Through the Customer’s Eyes

Nov. 1, 2012

Have you ever taken a look at your business from the perspective of a potential customer? If you haven’t, give this a try:

The next time you pull up to your shop, view it through the eyes of a consumer in need of a repair. What kind of impression does your facility make? What makes it worth checking out over other shops in the area?

Think about how accessible it is, how prominent your signage is and what message it sends, the condition of your parking lot, building and landscaping. Does it look like the type of place you would trust with your vehicle? Does the lobby and shop floor reinforce that feeling of comfort?

If you’re thinking that your shop’s technical ability and commitment to high-quality repairs negate the need for a nice-looking business, keep in mind that none of that matters if you can’t get customers through the door. The image you project, and the first impression you make, is crucial. Consumers have many options when it comes to auto repair. If your shop isn’t giving them a good vibe, they’ll find someplace else to take their business.

This month, we feature several shops that have made a commitment to curb appeal, which has had a big impact on their businesses. In “Get the Look,” four shop operators share their simple strategies for putting a shine on their businesses that helps attract new customers and keep them coming back.

Vernie Menke, owner of Menke’s Automotive Repair in Newburgh, Ind., says his shop’s image has also helped him attract a certain type of customer.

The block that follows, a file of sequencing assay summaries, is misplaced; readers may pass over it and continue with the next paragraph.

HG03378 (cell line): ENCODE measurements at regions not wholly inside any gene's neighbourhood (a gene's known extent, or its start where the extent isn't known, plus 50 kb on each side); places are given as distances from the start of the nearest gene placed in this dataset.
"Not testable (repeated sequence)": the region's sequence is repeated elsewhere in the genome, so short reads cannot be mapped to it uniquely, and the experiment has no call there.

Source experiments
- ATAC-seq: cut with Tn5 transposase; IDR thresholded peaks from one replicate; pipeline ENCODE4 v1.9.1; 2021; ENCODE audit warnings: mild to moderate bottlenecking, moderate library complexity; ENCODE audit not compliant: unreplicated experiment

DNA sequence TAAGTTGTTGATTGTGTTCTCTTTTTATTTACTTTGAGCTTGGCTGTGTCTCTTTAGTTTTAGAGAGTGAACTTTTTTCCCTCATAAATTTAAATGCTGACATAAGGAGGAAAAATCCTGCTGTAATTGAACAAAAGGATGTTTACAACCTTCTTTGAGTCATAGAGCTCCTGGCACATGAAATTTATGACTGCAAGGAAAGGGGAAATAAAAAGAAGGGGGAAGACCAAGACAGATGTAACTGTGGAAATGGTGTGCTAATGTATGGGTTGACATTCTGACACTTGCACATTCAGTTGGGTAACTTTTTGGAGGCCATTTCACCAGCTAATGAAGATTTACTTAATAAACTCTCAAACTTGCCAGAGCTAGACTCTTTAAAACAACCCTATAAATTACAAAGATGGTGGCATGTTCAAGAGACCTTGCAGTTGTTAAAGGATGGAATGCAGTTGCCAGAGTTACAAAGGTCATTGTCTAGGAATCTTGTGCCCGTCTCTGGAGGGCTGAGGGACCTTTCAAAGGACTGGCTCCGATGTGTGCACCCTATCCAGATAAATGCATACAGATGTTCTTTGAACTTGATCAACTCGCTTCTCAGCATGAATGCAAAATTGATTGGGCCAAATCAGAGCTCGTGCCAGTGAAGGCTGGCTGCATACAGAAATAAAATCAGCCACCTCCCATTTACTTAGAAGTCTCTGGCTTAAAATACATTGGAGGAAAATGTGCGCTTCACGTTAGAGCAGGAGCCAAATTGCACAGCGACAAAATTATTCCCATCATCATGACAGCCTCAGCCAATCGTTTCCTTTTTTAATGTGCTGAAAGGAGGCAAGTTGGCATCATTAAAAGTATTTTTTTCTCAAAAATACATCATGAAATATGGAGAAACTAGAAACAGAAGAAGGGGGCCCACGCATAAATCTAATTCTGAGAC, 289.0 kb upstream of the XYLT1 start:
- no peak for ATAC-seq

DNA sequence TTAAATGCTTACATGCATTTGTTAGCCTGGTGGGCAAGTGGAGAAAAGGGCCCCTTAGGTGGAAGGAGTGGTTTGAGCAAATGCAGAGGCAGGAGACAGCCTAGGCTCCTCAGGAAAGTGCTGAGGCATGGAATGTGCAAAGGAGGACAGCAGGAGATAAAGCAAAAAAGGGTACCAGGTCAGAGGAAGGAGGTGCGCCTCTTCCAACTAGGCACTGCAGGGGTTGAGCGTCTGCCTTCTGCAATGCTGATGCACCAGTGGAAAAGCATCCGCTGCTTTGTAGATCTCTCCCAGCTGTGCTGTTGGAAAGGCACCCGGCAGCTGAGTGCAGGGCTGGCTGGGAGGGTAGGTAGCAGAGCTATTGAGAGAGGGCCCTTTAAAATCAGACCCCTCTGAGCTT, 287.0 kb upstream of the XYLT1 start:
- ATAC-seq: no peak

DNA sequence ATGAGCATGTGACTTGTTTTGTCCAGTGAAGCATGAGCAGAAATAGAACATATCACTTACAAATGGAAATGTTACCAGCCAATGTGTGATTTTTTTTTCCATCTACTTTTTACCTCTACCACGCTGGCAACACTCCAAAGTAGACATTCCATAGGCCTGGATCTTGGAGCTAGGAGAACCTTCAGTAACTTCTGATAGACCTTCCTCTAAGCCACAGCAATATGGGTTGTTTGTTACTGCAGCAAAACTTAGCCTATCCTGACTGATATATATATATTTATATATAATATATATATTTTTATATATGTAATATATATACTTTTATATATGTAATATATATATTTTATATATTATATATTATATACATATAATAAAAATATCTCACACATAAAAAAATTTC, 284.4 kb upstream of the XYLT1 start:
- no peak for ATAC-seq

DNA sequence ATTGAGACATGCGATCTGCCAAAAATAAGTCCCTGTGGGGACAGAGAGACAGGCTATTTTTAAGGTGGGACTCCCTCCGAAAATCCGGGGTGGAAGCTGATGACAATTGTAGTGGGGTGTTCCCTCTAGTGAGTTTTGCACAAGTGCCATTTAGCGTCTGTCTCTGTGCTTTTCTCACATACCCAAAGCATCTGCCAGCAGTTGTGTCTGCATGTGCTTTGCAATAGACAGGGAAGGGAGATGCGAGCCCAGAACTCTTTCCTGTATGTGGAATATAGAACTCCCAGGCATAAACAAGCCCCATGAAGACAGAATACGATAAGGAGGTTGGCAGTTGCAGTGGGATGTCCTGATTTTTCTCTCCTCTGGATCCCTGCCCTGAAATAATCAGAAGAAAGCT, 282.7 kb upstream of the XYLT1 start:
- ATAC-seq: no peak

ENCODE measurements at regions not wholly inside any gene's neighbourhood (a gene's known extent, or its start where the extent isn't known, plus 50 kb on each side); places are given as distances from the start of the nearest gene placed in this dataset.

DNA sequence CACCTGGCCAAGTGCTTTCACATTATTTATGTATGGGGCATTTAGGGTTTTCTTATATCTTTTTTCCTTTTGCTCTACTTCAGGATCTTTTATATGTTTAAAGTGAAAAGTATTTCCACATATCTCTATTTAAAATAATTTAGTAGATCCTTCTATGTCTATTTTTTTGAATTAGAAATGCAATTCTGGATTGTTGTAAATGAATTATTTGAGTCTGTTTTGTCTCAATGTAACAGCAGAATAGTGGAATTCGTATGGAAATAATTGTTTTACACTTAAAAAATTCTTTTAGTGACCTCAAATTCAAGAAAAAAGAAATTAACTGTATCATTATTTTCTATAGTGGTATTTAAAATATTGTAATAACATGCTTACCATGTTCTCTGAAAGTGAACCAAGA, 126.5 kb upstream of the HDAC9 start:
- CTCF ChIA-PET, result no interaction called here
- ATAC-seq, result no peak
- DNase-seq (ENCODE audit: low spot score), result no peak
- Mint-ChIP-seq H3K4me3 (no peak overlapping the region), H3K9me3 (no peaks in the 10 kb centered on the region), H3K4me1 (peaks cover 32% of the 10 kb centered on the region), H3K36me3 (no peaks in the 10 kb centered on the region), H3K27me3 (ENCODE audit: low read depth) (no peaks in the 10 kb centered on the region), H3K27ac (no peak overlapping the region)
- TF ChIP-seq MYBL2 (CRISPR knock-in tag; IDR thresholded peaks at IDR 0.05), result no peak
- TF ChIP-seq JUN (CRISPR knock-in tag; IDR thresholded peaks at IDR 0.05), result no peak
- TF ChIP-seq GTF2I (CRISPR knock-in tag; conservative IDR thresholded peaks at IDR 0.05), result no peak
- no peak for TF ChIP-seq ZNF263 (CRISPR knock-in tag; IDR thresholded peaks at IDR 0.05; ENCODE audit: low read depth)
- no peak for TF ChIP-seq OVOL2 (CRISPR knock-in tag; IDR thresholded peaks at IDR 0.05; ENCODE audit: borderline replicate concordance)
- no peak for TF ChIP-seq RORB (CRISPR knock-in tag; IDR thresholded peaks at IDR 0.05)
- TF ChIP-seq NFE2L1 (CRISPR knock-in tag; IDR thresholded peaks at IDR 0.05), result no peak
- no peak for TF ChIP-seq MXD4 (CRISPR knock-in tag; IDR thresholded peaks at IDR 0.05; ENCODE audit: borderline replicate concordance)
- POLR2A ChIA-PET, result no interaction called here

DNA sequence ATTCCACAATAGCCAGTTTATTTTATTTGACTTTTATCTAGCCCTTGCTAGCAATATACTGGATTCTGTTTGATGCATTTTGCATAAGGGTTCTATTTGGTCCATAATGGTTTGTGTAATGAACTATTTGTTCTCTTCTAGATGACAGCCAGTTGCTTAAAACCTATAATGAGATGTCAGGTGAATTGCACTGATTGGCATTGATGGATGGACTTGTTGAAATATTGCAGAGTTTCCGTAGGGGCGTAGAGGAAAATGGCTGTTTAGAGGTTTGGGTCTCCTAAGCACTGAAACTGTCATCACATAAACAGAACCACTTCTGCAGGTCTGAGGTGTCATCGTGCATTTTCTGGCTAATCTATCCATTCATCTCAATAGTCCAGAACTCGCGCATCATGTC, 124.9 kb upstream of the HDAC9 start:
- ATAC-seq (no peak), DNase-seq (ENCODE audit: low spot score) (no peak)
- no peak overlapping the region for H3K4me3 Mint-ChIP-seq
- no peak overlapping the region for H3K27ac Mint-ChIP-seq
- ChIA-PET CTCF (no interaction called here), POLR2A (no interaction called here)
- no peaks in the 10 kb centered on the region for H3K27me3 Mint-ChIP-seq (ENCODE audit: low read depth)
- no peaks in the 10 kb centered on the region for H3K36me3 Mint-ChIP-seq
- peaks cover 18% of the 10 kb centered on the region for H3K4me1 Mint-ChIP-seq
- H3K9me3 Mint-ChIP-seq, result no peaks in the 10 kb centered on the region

“Our clientele is (middle) to upper class, but that’s what we developed because of the type of our facility and the way we do business,” says Menke, who noted that his shop’s average repair order is $490.

In “Building an Icon,” shop owner Rick Hughlett shares how he grew his business from a wooden shack into one of the finest looking shops in the country—and that look reflects the quality of the work that Rick’s Automotive performs on every vehicle.

“It’s about building trust for the customer,” Hughlett says of his shop’s image. “It’s easier for them to see you as a top-notch facility, if you actually look like a top-notch facility.”

You can also find simple tips for enhancing your shop’s curb appeal in B.J. Lee’s Shop Smarts column this month.

If you think your shop has the look, we’d love to see it. We feature stand-out facilities year-round in our Shop View section, so we’re always on the hunt for the next jaw-dropping repair center. Just fill out the brief submission form at  

Elsewhere in this issue, we offer advice for improving your shop’s phone interactions with customers, strategies for increasing safety and productivity, a case study evaluating whether an owner could turn a shoddy facility into a high-end business, and more stories that we hope will help you drive your business forward.

As always, if you’ve got success strategies of your own that you’d like to share, please send me an email. You might find your story in a future issue of Ratchet+Wrench.

Jake Weyer
[email protected]

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